As we have noted several times before, Glenn Beck seems to make a very self-serving distinction between strangers who hold anti-gay views and are therefore bigots and haters and other people who hold those exact same views but just so happen to be Beck's friends, in which case they are amazing uniters and a true force for good.
Nothing better demonstrates this disconnect that a segment from Beck's radio show today where he praised students at James Madison University for responding to an anti-gay preacher on campus by singing a hymn.
The preacher, according to Beck, was telling the students that they are all sinners who hate Jesus and were destined for Hell. Eventually, the students began singing a hymn, which drowned out the preacher, and Beck was positively giddy.
"This is a perfect example of you do not defeat hate with hate," Beck said. "You defeat it with love."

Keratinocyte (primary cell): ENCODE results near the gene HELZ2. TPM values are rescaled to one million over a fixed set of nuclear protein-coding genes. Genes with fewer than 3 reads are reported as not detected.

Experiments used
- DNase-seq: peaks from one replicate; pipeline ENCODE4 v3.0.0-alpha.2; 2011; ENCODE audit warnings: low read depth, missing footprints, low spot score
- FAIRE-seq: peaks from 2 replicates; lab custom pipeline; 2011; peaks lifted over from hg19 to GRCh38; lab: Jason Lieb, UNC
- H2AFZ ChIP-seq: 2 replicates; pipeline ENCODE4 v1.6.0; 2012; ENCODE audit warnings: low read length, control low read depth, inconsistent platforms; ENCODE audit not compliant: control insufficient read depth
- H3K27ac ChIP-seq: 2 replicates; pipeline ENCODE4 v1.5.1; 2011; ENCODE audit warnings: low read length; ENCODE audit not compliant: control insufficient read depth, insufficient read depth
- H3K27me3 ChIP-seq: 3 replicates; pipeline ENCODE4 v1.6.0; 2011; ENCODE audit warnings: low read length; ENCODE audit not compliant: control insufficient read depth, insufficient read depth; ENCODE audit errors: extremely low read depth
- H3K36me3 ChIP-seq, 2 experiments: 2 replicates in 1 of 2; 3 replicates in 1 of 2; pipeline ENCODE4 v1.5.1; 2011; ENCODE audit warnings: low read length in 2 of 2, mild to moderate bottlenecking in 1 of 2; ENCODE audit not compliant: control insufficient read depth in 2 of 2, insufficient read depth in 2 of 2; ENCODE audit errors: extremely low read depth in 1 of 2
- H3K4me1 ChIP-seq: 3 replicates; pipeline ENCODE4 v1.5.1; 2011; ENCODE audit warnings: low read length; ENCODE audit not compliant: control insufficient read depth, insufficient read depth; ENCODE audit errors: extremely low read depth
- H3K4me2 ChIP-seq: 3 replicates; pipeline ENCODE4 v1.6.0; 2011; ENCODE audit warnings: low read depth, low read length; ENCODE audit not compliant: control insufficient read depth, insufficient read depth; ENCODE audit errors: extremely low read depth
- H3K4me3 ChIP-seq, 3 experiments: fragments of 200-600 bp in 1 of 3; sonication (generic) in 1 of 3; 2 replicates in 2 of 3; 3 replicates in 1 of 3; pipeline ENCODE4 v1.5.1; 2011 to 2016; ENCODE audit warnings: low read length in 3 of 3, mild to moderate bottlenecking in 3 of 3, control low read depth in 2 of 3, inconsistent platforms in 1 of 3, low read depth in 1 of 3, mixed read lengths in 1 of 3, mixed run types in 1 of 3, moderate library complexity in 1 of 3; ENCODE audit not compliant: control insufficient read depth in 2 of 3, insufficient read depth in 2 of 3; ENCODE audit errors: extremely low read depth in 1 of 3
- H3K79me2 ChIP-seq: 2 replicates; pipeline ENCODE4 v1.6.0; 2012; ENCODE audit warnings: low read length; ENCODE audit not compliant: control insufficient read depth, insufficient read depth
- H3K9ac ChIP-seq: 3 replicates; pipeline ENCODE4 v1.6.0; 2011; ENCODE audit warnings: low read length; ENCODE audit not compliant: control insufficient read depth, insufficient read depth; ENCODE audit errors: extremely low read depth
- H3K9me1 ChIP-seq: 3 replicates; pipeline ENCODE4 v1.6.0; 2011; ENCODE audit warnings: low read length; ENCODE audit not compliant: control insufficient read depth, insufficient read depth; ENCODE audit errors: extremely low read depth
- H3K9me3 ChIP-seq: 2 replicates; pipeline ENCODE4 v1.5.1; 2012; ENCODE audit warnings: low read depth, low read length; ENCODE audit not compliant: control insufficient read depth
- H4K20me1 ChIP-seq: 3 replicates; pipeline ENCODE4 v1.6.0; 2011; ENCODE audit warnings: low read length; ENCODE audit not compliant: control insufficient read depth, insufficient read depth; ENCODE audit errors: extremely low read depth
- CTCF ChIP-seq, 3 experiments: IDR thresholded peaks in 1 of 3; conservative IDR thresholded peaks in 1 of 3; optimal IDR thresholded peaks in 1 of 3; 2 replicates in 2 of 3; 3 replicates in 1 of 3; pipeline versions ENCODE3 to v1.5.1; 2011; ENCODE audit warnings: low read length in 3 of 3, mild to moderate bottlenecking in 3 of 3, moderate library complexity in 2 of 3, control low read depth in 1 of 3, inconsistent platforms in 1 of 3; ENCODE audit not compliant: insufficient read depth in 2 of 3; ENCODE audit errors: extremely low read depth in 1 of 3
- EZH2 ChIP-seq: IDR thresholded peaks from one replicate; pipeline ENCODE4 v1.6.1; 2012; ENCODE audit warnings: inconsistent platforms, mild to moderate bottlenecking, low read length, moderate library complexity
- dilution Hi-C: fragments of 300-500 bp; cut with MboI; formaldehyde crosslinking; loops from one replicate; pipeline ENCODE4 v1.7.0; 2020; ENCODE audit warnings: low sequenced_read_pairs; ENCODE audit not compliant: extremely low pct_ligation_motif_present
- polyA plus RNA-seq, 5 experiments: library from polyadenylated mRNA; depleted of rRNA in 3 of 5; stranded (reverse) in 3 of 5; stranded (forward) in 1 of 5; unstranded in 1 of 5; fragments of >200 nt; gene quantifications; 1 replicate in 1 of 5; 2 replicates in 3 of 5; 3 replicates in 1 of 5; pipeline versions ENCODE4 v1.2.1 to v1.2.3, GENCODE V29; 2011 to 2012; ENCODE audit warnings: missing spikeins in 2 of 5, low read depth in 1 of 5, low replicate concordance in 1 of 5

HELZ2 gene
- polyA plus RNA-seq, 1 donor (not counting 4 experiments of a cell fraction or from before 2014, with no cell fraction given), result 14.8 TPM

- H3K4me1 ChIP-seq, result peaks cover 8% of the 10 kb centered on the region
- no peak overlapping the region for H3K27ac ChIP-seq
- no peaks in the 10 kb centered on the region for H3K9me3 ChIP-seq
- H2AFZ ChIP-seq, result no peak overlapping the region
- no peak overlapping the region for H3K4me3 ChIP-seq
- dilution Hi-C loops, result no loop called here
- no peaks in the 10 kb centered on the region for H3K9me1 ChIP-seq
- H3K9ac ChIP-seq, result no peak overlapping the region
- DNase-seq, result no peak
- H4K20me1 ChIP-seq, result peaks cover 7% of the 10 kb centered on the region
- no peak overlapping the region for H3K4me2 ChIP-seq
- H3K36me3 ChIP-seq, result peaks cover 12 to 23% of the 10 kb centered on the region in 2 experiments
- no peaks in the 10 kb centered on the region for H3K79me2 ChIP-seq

The question, then, is just what was this preacher saying that was so "hateful" by Beck's standard? And how does anything he said in any way differ than the things that David Barton, Mat Staver, Tony Perkins, or any other Religious Right leader says every single day?
The same person who posted the video of the students singing also posted another video of the preacher before he was drown out and, to our ears, there was nothing said by him that we don't hear literally dozens of times every single day from all manner of Religious Right activists:
Next week, Beck is going to be speaking at the annual Values Voter Summit, which is hosted by a handful of anti-gay organizations, including The Family Research Council, the American Family Association, American Values, and Liberty Counsel, and which regularly features dozens of anti-gay activists as speakers.
So again, what differentiates what this campus preacher said, which Beck qualifies as unmitigated "hate," from what the people with whom Beck is eager to stand at the Values Voter Summit say every single day on their right-wing radio programs?
If there is a coherent explanation of what separates this preacher from, say, the Benham Brothers or Mat Staver or David Barton, all of whom Beck adores, we'd love to hear it.